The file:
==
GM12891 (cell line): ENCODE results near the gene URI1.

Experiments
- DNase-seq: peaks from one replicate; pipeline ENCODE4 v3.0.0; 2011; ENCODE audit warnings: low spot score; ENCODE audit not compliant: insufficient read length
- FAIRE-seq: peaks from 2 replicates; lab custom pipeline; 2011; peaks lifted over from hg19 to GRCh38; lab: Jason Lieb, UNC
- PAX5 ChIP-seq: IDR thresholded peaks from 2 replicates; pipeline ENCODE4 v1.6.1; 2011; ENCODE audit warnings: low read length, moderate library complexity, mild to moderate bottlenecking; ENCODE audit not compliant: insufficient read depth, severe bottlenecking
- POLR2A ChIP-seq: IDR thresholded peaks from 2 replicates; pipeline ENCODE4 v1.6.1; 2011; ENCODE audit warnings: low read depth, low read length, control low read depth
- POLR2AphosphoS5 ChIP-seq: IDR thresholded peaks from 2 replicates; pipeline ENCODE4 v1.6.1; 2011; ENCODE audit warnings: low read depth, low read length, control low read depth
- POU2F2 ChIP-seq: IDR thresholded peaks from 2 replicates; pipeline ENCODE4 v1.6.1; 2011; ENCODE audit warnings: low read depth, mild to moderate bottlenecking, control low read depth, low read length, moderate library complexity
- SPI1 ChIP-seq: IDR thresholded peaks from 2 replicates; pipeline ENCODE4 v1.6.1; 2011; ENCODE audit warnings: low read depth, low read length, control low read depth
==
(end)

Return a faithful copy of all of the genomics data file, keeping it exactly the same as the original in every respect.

GM12891 (cell line): ENCODE results near the gene URI1.

Experiments
- DNase-seq: peaks from one replicate; pipeline ENCODE4 v3.0.0; 2011; ENCODE audit warnings: low spot score; ENCODE audit not compliant: insufficient read length
- FAIRE-seq: peaks from 2 replicates; lab custom pipeline; 2011; peaks lifted over from hg19 to GRCh38; lab: Jason Lieb, UNC
- PAX5 ChIP-seq: IDR thresholded peaks from 2 replicates; pipeline ENCODE4 v1.6.1; 2011; ENCODE audit warnings: low read length, moderate library complexity, mild to moderate bottlenecking; ENCODE audit not compliant: insufficient read depth, severe bottlenecking
- POLR2A ChIP-seq: IDR thresholded peaks from 2 replicates; pipeline ENCODE4 v1.6.1; 2011; ENCODE audit warnings: low read depth, low read length, control low read depth
- POLR2AphosphoS5 ChIP-seq: IDR thresholded peaks from 2 replicates; pipeline ENCODE4 v1.6.1; 2011; ENCODE audit warnings: low read depth, low read length, control low read depth
- POU2F2 ChIP-seq: IDR thresholded peaks from 2 replicates; pipeline ENCODE4 v1.6.1; 2011; ENCODE audit warnings: low read depth, mild to moderate bottlenecking, control low read depth, low read length, moderate library complexity
- SPI1 ChIP-seq: IDR thresholded peaks from 2 replicates; pipeline ENCODE4 v1.6.1; 2011; ENCODE audit warnings: low read depth, low read length, control low read depth